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Will Moses Take Windhoekers to the Promised Land?

All will become clear in the fullness of time, as they say.

On 1 August 2023, Moses Matyayi will take over as Windhoek’s chief executive officer, ending close to four years without a CEO.

He has led Otjiwarongo as CEO since 2020. Before that, he was Otavi CEO for nine years.

Admittedly, the Windhoek leadership vacuum was exploited by uncouth inside and outside elements who understood philosopher Aristotle’s “nature abhors a vacuum”.

It started in 2014 with the departure of the enigmatic Niilo Taapopi. Shortly before his retirement, we had led a mass action to submit 14 000 land applications to the city.

The tall CEO came to the application counting room, tapping us on our shoulders. This memory was refreshed when, at a recent public meeting, Joshua Mario announced his family now has a home as he stood up, with 14 000 others, to apply in 2014.

In 2017, Taapopi was succeeded by Robert Kahimise. 


Before I joined the council and became mayor in December 2020, we had a number of concerns apart from land and housing.

We were alarmed by projections that by 2041, Windhoek’s population will increase from 300 000 to 800 000 plus inhabitants.

We inquisitively considered the land, water and energy questions for inhabitants. We were alive to the burgeoning urban-rural divide.
Indeed, we were alive to the fact that for our country, Windhoek is a big deal.

We thus resolved to build an interventionist city to pursue our country’s developmental aspirations. 

Unfortunately, we didn’t have the numbers to implement our plans. We had to compromise and enter into voting arrangements with others as no one had an outright majority.

It was a difficult environment. I had to work with people who agreed with you at 10h00 and diametrically changed track at 10h05.

Individuals old enough to be my parents competed with me like teenagers desirous of getting into a high school team.

But I don’t regret the experience. It is one I still cherish.

As the going got tougher, Martin Luther King whispered “the ultimate measure of a man is not where he stands in moments of convenience and comfort, but where he stands at times of challenge and controversy”.


By April 2021, it became clear the arrangement wouldn’t work.

For posterity, I documented the situation – in coded language – in an address titled ‘Of the theatre of silver and the criminalisation of the city; resisting the conversion of Windhoek into Hacienda Nápoles’.

In it, I said “the presence of some of us at the helm of their Hacienda Nápoles was always going to be a problem… we knew our presence would be contested and resisted at every turn… I am prepared to be an ordinary councillor”. 

There were, however, things we got right or set in motion for future germination.

One was a policy change to ensure transparency in the recruitment of top executives who are now required to do public presentations.
We conquered efforts to abort this process and, by late 2022, successfully got it back on track.

Moses finally accepted the offer to join the city. He starts next week, and will find a giant organisation with more than 2 000 employees, a N$20 billion asset base and a N$5 billion budget.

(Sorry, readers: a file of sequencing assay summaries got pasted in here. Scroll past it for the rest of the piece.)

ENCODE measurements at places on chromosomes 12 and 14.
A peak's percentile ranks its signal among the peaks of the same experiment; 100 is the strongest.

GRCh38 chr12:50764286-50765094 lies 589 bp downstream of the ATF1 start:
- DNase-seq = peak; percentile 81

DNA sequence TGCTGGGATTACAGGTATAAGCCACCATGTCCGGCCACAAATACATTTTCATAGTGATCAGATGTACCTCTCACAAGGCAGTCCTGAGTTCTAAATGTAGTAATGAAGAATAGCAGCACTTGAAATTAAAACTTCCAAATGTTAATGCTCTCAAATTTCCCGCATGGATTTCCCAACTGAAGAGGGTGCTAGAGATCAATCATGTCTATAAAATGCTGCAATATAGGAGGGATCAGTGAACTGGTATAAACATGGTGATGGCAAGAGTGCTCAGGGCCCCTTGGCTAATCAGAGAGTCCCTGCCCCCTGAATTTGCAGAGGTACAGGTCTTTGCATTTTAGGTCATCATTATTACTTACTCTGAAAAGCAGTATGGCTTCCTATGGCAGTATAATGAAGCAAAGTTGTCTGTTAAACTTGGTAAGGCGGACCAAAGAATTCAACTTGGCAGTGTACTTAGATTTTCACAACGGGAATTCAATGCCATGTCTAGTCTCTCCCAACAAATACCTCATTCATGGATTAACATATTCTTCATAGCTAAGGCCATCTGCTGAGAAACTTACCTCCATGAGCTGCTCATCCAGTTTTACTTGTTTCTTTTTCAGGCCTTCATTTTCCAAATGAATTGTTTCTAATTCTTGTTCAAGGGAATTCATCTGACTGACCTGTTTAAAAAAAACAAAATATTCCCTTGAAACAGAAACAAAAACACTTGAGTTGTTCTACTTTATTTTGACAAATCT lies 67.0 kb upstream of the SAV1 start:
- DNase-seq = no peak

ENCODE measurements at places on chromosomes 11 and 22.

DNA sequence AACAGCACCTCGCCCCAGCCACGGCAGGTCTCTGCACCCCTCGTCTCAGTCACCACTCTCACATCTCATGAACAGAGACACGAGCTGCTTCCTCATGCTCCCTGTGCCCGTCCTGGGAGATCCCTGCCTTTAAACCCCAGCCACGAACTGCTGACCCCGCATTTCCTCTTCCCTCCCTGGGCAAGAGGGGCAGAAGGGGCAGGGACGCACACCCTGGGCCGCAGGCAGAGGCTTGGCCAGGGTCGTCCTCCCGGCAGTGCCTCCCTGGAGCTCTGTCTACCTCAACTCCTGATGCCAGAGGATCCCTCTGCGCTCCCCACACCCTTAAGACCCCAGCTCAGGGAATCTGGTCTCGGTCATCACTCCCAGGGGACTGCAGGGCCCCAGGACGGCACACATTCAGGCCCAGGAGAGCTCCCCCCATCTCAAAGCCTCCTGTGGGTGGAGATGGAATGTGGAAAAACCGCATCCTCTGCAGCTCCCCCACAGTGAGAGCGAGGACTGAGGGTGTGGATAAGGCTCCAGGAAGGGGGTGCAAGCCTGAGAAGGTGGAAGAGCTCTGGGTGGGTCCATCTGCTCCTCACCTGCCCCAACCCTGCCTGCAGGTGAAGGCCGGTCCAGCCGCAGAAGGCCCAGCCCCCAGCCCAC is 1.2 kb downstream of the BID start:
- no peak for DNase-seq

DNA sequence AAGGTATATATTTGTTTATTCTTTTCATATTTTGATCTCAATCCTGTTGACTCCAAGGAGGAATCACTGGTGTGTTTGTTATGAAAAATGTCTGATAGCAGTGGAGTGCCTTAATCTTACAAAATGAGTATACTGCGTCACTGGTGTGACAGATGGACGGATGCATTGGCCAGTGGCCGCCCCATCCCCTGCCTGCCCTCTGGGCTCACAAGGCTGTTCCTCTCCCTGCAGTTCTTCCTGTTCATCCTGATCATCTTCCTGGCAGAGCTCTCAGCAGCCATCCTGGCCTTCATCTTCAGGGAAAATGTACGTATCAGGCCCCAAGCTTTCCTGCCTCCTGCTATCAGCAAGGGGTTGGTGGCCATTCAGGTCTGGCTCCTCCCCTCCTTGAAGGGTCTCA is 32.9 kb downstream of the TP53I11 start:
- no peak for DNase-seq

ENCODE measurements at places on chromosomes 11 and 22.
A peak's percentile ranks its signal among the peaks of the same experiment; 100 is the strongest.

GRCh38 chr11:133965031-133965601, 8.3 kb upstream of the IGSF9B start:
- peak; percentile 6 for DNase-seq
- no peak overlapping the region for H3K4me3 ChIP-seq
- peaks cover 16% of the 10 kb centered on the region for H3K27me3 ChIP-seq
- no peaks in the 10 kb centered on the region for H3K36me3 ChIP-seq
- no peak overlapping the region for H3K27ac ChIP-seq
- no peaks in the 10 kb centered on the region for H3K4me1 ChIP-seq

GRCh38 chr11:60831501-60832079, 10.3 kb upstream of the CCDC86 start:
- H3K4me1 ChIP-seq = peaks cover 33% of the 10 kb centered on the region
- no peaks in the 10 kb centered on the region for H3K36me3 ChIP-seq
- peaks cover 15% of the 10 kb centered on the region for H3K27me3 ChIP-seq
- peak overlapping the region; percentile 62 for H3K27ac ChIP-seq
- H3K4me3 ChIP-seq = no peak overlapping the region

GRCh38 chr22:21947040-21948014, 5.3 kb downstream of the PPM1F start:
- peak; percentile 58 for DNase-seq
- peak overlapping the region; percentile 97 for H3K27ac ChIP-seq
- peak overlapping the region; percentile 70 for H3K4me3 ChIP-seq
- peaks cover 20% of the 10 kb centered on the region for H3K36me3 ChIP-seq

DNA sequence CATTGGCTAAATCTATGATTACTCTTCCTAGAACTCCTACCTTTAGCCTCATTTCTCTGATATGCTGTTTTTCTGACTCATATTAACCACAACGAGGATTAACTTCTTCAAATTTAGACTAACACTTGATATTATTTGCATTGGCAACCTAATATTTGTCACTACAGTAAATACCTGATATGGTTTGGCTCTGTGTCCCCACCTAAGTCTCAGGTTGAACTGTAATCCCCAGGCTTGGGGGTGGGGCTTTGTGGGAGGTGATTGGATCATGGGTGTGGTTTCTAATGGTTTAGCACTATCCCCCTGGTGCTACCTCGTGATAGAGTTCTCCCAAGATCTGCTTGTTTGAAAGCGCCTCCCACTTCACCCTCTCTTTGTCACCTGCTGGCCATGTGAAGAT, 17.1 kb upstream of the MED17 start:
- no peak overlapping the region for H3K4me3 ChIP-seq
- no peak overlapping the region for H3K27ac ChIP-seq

Compared to Otjiwarongo, Windhoek is what an elephant is to a goat. It is a city that requires a sophisticated and analytical mind.
It has a skilled workforce that is handsomely remunerated, which accounts for low staff turnover.


Windhoek provides electricity directly to consumers.

Moses joins at a time when salivating politicians want to introduce a middleman called ‘Central Red’.

Moses is best advised that the day ‘Central Red’ is introduced will see the start of the speedy degeneration of our nation’s capital – under his watch. 

Negative publicity aside, Moses will find a good infrastructure and foundation for financial sustainability – including reformed accounting systems and standards, smart city initiatives including fibre monetisation (our city’s fibre is second only to NamPower), council-owned housing programme, a city-owned company, new approved townships, and an impending authorised planning authority.

This foundation is unfortunately buried by the city losing the information battle. The art of communication and information dissemination is one of the city’s biggest deficits.

As with others before him, internal and external cabals cannibalistically hot-spotting the city’s resources will try to capture Moses’s soul, eyes and signature.

Moses is no child. He needs no telling about the good and the bad of stairs. Stairs assist in both going up and coming down.

Either way, it’s possible to stumble and fall. Indeed, the city has assets and liabilities – beyond accounting that is.


One’s approach to bees determines whether you get honey or stung. 

Studying organisational culture may be the best place to start. Organisational experts Steve Gruenert and Todd Whitaker are instructive on this: “The culture of any organisation is shaped by the worst behaviour the leader is willing to tolerate.”

Whether Moses will take Windhoekers to ‘the promised land’ will depend on what he does, when, where, how, why and with whom.

We will be there to help him build. We will equally be there to signal if he goes astray.

Welcome to Windhoek, Moses! Let’s get to work.